The political headline of last week, “Reid’s popularity falls among Nevadans,” wasn’t all that surprising. Nevada’s never been particularly wild about Harry Reid. But he’s always managed to cobble enough of a constituency to ward off opponents, even if by the narrowest of margins.
The surprise was in the degree of voter disenchantment. The poll commissioned by the Las Vegas Review-Journal showed Senate Majority Leader Harry Reid’s unfavorable rating had moved past the 50 percent mark — 51 percent, to be precise. His favorable rating was 32 percent, 2 points lower than embattled, lame duck President George W. Bush.
As bad as the ratings were, you could see it coming.
In fact, I did. In a column published May 21, 2006, I wrote that if Sen. Reid continued to kowtow the liberal wing of his party, “Nevada voters will march to the polls and replace (him), thus ending one of the longer, more powerful political runs in state history.”
That prediction 17 months ago was clearly on the money in light of last week’s Review-Journal poll conducted by Brad Coker, a nationally known pollster with an impeccable track record over 20 years and, equally important, tied neither to the Democratic Party nor the Republican Party.
Some local writers who fancy themselves political gurus issued knee-jerk challenges of the poll. They didn’t see it coming; therefore, it must be the result of a sampling error or some other pollster screw-up.
There’s an egocentric homer analysis for you.
The more correct view on these new numbers is that they signal Reid, who has always been on the edge of trouble with Nevada’s electorate, may now be in big trouble. If Sen. Reid can’t find his way back into the good graces of Nevadans, this could be his last term.
And that’s a big story.
Let me spell out Harry’s problem. No one can win a statewide race in Nevada on a platform that appears anti-military, anti-family, anti-marriage, anti-religion, anti-free speech, pro-illegal immigration, pro-abortion, and pro-taxation. While Harry isn’t all of that personally, he clearly projects elements of them all when he’s doing the bidding of his party on the national stage.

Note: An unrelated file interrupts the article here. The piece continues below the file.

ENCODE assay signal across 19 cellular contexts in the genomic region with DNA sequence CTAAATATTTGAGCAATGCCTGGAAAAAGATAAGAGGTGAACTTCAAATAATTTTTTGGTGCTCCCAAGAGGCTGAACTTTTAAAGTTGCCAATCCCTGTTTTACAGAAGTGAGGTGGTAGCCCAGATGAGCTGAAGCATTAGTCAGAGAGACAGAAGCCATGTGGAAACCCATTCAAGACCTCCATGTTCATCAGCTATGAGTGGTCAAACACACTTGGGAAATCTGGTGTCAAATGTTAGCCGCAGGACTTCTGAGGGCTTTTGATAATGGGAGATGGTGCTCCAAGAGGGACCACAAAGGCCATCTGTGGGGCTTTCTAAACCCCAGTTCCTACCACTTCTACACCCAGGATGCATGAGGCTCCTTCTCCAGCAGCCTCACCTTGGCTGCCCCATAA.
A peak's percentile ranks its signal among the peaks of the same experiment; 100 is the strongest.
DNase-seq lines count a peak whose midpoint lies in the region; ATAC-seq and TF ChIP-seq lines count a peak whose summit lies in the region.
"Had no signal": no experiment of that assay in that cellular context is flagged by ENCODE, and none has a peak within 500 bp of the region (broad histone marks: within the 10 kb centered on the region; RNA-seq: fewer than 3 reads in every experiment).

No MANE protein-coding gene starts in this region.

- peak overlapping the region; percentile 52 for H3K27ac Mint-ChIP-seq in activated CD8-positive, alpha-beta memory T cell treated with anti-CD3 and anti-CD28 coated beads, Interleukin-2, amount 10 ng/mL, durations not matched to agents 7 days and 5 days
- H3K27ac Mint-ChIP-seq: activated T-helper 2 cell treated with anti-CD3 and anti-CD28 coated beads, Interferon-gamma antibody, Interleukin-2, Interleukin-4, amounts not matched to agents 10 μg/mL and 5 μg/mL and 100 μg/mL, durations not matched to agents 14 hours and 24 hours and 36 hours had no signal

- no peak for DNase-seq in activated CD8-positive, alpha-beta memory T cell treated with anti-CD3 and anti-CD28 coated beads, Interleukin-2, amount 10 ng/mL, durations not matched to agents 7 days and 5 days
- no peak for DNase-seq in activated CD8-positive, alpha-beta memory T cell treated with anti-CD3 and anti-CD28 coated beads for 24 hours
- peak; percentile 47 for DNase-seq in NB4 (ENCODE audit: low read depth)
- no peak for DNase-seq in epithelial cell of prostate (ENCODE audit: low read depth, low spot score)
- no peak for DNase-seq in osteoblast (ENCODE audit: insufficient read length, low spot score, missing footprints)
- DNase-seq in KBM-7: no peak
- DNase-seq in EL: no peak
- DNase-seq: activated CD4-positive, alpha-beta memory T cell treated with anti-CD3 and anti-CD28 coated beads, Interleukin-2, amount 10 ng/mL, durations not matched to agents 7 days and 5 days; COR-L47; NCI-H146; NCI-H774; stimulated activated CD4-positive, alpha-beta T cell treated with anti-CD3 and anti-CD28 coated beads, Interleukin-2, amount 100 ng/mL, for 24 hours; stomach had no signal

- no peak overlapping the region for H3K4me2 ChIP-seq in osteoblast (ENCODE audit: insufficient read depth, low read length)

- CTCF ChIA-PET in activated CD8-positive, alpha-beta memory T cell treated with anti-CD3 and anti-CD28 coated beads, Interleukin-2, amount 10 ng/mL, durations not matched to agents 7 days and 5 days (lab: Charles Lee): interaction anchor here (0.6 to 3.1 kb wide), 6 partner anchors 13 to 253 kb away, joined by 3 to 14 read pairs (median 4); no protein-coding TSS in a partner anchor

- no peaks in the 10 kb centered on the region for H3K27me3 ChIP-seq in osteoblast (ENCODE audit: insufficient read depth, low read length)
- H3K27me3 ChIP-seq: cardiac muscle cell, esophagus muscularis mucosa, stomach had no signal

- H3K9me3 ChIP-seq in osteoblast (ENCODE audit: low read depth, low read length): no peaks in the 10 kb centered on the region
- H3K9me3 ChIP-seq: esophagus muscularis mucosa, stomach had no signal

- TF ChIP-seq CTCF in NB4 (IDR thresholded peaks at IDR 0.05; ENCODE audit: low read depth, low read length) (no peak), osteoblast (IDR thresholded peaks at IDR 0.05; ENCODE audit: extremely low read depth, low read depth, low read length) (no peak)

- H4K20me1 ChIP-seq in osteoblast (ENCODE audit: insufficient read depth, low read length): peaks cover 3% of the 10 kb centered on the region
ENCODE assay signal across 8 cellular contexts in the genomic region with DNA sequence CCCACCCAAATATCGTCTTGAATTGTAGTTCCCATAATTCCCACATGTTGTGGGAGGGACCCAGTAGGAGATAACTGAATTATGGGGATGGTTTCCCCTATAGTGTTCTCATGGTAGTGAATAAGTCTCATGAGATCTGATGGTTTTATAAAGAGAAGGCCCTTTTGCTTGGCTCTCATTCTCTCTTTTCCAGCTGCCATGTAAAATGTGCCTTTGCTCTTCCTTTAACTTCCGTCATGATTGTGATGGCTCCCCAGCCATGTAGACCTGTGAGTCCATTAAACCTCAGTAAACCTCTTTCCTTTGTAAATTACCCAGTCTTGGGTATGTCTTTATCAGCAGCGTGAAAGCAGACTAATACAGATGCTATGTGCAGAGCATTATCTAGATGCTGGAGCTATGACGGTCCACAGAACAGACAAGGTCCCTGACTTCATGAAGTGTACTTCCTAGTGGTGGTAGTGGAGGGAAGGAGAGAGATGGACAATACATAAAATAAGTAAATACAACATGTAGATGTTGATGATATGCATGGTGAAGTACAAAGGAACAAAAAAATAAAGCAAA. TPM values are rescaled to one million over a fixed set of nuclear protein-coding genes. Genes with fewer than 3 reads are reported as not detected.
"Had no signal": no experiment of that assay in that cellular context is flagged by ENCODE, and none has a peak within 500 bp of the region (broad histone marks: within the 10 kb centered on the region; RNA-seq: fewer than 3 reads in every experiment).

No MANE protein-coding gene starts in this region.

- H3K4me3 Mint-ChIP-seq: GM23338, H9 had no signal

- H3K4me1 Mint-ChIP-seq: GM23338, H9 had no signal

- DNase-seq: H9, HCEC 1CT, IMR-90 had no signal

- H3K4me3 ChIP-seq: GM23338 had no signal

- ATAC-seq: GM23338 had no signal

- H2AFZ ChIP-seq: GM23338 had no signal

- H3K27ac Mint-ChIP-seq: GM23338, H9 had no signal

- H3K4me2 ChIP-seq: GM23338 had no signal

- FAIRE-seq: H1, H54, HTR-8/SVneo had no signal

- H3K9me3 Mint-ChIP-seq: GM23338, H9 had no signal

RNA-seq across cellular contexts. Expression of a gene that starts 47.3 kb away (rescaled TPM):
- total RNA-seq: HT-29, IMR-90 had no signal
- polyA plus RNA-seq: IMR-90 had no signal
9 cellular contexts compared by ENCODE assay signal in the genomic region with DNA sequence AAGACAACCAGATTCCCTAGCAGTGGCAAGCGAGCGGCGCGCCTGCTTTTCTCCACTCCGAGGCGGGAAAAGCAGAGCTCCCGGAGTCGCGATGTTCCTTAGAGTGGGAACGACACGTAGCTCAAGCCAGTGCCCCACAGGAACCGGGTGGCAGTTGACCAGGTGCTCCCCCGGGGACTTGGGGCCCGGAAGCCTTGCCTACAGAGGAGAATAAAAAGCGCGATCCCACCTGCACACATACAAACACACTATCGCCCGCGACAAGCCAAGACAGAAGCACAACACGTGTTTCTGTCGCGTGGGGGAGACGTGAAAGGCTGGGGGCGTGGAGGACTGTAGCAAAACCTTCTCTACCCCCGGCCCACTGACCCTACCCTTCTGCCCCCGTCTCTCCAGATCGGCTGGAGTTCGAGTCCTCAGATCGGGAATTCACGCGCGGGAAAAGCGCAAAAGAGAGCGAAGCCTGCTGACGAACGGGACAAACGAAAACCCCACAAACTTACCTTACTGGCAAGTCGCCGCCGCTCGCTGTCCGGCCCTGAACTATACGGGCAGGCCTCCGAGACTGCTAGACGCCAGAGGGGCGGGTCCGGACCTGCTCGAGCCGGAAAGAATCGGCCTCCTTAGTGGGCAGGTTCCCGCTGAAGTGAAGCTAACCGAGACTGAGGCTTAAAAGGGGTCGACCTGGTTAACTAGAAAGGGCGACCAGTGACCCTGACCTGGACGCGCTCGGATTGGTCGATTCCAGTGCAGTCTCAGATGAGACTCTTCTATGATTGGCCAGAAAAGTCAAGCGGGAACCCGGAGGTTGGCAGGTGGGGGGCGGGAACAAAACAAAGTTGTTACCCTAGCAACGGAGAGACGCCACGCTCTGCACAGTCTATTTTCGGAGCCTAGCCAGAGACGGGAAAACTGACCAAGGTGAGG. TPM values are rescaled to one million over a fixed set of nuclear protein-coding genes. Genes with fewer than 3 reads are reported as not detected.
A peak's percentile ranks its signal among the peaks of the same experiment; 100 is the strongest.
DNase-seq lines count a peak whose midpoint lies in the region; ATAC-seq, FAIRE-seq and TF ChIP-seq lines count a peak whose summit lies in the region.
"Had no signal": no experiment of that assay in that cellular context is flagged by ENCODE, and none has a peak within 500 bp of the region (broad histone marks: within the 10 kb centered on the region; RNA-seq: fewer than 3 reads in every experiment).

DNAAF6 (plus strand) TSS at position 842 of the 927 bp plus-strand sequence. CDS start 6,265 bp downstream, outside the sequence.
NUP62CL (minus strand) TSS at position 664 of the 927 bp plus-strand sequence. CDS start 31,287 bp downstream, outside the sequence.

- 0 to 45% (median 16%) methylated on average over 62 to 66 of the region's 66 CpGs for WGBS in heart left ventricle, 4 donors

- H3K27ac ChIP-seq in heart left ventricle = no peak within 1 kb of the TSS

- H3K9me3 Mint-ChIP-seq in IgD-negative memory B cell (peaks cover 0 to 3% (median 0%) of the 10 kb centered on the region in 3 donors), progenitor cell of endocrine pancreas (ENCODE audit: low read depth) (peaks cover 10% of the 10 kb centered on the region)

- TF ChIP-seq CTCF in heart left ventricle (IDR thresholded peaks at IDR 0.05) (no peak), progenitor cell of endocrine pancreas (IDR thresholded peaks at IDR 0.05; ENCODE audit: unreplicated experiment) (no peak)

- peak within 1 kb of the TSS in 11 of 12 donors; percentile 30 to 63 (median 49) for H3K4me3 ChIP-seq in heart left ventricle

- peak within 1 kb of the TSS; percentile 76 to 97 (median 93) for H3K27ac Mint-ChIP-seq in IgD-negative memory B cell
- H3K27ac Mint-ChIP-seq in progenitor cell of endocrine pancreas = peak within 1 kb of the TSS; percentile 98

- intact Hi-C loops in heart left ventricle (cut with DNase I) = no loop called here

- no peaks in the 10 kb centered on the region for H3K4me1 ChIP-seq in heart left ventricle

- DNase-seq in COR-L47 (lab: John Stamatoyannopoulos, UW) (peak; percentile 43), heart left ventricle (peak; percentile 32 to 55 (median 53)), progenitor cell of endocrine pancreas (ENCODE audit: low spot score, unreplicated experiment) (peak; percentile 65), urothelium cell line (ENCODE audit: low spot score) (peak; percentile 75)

(It also doesn’t help Harry’s numbers when he foolishly attacks Rush Limbaugh, only to have the conservative radio talk show host lash back in a brutally effective rebuttal for the entire nation to hear.)
Tom Daschle knows what I’m talking about. He was Harry’s predecessor in the Senate. He, like Reid does now, carried the liberal banner of his national party and slowly but surely his support eroded in his conservative home state of South Dakota. Then one day he woke up with big negatives and the next day he was unelected.
Whether you buy into the 51 percent number as the precise level of Nevada dissatisfaction with Reid or not, it’s crystal clear the Daschle effect is in play with Reid. And that means his next race may be the political fight of his life.
While Harry demonstrated resiliency in past races, let’s not forget he’s no spring chicken anymore. He was born in 1939, just about the time golf moved from hickory shafted clubs to steel. He’s already suffered one stroke, and most folks who see him regularly say he looks weary. Of course, we’re all getting older, so we ought not to hold that against him.
It’s just to point out that getting old is not for sissies. Katharine Hepburn said that.
For politicians, the one thing worse than getting old is not death. It’s getting a midterm unfavorable rating of 51 percent. I said that.
You can bet if that number doesn’t improve, he will draw a quality, younger opponent, well-funded and perfectly willing to engage him door-to-door up and down the state, from Laughlin to Winnemucca and Gardnerville to Mesquite.
The good news for Reid is there’s about three years before he’s up for re-election. That’s still a lot of time for this lion in the winter.
Nevertheless, you’d have to be the dumbest of all asses to close your eyes and pretend this is a sampling or methodology error. I promise you that’s not how Reid’s inner circle views it. They take it seriously because they know nobody carries a high unfavorable number into an election and reasonably expects to survive.
So I look for Harry to tone down the liberal rhetoric, shut up about Limbaugh, and do all he can locally to turn these negative numbers around. The Las Vegas Sun will do its part by providing glowing coverage of his exploits. Then, in about 12 to 18 months, he’ll perform an internal re-election reality check.
If his numbers are as bad then as they are today, he’ll retire. Maybe take a cushy job with President Hillary Clinton’s administration.
You can see it coming.
Sherman Frederick is publisher of the Las Vegas Review-Journal and president of Stephens Media. Readers may write him at firstname.lastname@example.org.SHERMAN FREDERICKMORE COLUMNS